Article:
Section: Responses to the Holocaust

How did the Allies respond?

Myron Taylor, the American representative delivering a speech at the Evian Conference, France, July 1938
Myron Taylor, the American representative delivering a speech at the Evian Conference, France, July 1938 © 2011 Yad Vashem The Holocaust Martyrs' and Heroes' Remembrance Authority.

From the Nazi rise to power in Germany during 1933, right through to the outbreak of war, the Allies had full access to information about the Nazi’s actions. Even after the outbreak of war the Allies were building up a dossier of evidence of the Nazi atrocities. However, the response of the Allies left much to be desired.

  • How did the Allies respond to Hitler?
  • How did the Allies respond to the plight of the Jews of Europe?
  • How did the Allies respond to the increased requests for refuge?
  • Why did the Allies not do more?
  • Why did the Allies not bomb the killing centres?


Use this section to start to find answers to these questions.

Allied responses 1939-45

After the outbreak of war, the British government banned all immigration from Nazi-occupied territories. Refugees who had previously arrived from countries at war with Britain were now considered enemy aliens. The thirty thousand who had managed to get into the country were put into camps in places such as the Isle of Man and Sandwich, Kent.

Until the outbreak of World War Two, the British press had full access to the events in Nazi Germany, which they reported. The American press had this access until December 1941 when Germany declared war on America

By December 1942 the Allied governments had built up a dossier of evidence of Nazi atrocities. Yet, despite knowledge of the ‘’ and pleas of help, there was no real effort by the allies to rescue the Jews of Europe.

The allies argued that they did not have the capacity to conduct accurate air raids on Nazi camps. They felt that a speedy victory in the war was the best method to put a stop to the Nazi atrocities and to save the Jews.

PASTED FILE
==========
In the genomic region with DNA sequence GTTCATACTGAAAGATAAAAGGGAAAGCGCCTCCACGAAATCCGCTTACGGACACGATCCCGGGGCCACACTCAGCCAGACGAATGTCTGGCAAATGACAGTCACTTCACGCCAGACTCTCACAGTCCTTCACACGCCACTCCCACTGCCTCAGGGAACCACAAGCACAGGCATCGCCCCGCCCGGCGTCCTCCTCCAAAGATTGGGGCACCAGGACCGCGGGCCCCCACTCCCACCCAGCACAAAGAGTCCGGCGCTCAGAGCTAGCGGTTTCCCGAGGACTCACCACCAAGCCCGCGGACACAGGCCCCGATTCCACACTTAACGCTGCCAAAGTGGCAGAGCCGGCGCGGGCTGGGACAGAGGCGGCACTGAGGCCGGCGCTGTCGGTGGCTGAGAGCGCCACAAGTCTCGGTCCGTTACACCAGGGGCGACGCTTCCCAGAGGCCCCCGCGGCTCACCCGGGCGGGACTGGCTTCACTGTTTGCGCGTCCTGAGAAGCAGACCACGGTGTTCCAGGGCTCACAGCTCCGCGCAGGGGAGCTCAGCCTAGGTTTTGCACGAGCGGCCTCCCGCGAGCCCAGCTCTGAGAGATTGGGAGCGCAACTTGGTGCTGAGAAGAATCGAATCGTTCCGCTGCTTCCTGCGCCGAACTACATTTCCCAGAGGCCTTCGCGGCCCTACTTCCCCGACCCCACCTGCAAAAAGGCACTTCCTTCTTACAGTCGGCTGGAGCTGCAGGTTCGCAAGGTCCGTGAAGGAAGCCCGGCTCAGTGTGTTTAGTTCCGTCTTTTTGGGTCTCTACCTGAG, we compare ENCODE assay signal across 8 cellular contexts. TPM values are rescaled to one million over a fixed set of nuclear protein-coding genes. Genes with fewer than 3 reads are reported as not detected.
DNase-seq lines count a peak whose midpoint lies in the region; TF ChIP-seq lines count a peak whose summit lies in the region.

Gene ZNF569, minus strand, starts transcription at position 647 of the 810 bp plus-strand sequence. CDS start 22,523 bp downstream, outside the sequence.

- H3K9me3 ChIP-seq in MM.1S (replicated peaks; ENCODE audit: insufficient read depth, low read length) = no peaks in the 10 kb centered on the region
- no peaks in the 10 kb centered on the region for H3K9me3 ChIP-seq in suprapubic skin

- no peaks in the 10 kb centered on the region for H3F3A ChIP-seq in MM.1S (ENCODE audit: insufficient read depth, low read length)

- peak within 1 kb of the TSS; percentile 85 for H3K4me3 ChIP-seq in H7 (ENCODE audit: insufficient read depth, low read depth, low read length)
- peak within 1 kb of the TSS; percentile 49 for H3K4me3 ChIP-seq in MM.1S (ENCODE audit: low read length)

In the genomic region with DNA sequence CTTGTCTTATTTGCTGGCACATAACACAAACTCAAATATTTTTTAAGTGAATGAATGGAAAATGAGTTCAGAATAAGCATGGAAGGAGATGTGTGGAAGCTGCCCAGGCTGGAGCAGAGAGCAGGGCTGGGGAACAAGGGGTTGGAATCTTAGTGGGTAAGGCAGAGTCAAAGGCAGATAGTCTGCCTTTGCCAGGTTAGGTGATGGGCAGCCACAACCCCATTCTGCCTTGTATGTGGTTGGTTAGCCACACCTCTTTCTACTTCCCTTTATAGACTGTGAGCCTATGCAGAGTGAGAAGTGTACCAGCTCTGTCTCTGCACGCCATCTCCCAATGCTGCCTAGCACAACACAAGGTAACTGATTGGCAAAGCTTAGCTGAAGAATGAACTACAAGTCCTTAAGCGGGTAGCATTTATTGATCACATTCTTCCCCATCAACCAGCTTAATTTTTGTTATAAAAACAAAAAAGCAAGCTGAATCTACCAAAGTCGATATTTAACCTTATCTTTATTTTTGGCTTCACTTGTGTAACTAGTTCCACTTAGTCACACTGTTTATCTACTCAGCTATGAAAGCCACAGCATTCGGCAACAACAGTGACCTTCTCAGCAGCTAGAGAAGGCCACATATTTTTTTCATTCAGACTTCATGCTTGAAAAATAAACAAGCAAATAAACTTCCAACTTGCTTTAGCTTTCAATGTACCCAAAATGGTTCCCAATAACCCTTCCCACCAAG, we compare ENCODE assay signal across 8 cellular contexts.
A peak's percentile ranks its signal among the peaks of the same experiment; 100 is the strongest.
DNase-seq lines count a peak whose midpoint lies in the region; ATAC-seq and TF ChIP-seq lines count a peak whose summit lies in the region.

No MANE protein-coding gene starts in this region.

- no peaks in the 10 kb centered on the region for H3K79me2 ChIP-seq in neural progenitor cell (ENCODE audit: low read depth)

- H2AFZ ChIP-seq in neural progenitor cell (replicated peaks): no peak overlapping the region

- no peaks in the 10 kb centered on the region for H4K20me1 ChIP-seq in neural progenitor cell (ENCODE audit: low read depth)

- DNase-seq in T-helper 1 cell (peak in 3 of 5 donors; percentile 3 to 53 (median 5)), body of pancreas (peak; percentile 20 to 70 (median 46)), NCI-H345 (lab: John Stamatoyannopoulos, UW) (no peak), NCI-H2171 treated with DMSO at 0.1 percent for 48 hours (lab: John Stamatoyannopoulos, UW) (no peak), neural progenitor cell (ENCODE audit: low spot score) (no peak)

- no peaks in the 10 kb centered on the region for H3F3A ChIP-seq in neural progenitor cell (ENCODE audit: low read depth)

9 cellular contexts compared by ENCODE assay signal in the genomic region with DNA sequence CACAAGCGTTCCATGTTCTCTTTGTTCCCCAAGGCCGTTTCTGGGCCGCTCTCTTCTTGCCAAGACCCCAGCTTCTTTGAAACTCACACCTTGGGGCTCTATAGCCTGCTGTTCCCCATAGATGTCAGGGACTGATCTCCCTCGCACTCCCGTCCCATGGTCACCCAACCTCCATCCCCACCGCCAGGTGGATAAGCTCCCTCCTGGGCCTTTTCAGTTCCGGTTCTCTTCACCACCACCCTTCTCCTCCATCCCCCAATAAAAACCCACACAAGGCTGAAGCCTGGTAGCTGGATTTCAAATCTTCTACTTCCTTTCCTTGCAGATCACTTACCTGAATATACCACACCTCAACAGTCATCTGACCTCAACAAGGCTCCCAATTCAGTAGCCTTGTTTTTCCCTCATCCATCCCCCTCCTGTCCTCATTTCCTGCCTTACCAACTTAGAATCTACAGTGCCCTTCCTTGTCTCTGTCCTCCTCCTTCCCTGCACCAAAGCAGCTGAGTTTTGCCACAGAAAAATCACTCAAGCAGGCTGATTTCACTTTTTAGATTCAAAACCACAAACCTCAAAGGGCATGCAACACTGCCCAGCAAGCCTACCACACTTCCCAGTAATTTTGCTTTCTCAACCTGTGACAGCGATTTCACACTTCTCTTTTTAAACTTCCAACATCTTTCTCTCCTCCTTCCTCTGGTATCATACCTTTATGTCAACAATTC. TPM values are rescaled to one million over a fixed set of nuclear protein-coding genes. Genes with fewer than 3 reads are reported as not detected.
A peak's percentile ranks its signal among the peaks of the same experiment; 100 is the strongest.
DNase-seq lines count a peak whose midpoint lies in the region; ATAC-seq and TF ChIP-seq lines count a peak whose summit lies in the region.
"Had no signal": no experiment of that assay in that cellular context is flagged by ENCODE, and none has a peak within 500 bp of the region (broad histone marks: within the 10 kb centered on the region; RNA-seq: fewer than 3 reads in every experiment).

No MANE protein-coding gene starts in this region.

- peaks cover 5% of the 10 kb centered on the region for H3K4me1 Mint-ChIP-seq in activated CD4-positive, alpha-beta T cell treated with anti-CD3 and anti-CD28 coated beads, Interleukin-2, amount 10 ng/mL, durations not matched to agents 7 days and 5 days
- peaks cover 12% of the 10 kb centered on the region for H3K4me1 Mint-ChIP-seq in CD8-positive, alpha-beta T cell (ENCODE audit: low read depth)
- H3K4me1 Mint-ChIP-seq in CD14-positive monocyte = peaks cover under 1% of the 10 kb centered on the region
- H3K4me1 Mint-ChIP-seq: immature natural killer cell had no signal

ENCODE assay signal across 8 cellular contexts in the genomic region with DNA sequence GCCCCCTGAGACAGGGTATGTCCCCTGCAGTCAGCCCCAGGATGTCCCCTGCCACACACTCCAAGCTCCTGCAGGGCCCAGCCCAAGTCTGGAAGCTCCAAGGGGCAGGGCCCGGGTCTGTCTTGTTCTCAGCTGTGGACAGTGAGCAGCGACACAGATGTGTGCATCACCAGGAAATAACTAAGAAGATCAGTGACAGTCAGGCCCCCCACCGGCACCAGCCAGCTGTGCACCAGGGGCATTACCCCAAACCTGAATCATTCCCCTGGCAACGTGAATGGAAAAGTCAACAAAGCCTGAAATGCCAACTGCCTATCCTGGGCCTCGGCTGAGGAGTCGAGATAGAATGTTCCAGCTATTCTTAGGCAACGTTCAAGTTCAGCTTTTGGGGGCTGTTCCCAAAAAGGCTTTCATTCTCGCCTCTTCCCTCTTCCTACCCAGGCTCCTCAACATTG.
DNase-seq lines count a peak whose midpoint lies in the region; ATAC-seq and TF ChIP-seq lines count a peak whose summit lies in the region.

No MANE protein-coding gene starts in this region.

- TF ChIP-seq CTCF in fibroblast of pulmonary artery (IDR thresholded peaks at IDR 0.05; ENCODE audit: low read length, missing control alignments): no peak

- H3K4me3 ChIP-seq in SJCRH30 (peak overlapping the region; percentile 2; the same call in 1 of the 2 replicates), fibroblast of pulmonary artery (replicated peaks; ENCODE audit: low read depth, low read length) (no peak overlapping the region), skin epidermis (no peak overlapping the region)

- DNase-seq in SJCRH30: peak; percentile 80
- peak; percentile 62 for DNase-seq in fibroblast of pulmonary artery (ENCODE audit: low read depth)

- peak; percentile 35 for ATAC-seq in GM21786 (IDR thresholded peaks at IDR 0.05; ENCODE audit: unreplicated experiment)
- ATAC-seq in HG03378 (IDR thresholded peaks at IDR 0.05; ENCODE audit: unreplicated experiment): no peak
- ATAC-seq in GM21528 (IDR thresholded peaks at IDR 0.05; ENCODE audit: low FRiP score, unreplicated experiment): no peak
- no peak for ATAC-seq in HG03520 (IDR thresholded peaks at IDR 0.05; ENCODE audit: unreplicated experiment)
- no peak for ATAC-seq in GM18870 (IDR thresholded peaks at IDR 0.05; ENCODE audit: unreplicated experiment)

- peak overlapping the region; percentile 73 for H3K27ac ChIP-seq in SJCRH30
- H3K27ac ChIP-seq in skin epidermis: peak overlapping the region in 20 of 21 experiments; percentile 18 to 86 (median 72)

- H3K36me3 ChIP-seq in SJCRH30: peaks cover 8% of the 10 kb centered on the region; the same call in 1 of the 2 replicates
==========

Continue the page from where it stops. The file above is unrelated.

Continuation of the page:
Freddie - a refugee in France

Freddie was an Austrian Jew born in Vienna. After the Nazis annexed Austria on 12 March 1938 Freddie escaped to Belgium.

In this video Freddie remembers life as a refugee in Belgium and France before the outbreak of war. He also remembers how life changed when the Nazis invaded during the spring of 1940.

Please note that the lead in take a few moments as the video loads.


The Evian Conference

On 7 July 1938, as a result of American pressure, an international conference was held at Evian, in France, to discuss what could be done to help the German Jews. Whilst each of the 32 delegates expressed their concern about the situation in Germany, the countries concerned offered very little practical help.

During the conference, the British government made it very clear that it would not be able to increase its quota for refugees, citing high levels of unemployment. France also said that they were “at the extreme point of saturation”.

The Australian delegate reported “as we have no real racial problem, we are not desirous of importing one.” Other countries also cited the economic depression and population levels as a reason why they could not increase refugee quotas.

Only the Dominican Republic volunteered to take in up to 100,000 refugees, but then only in return for large amounts of money. In actual fact only 800 refugees entered the country and most of those moved on to the United States.

Hitler noted how ”astounding” it was that, even though these countries criticised Germany for its treatment of the Jews, they nevertheless refused to open their borders to them. The British delegate to the conference apologised to the Germans for interfering. The Evian conference sent Hitler the signal he needed: foreign governments would not interfere in his anti-Jewish policies.

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Freddie - a refugee in France

Freddie - a refugee in France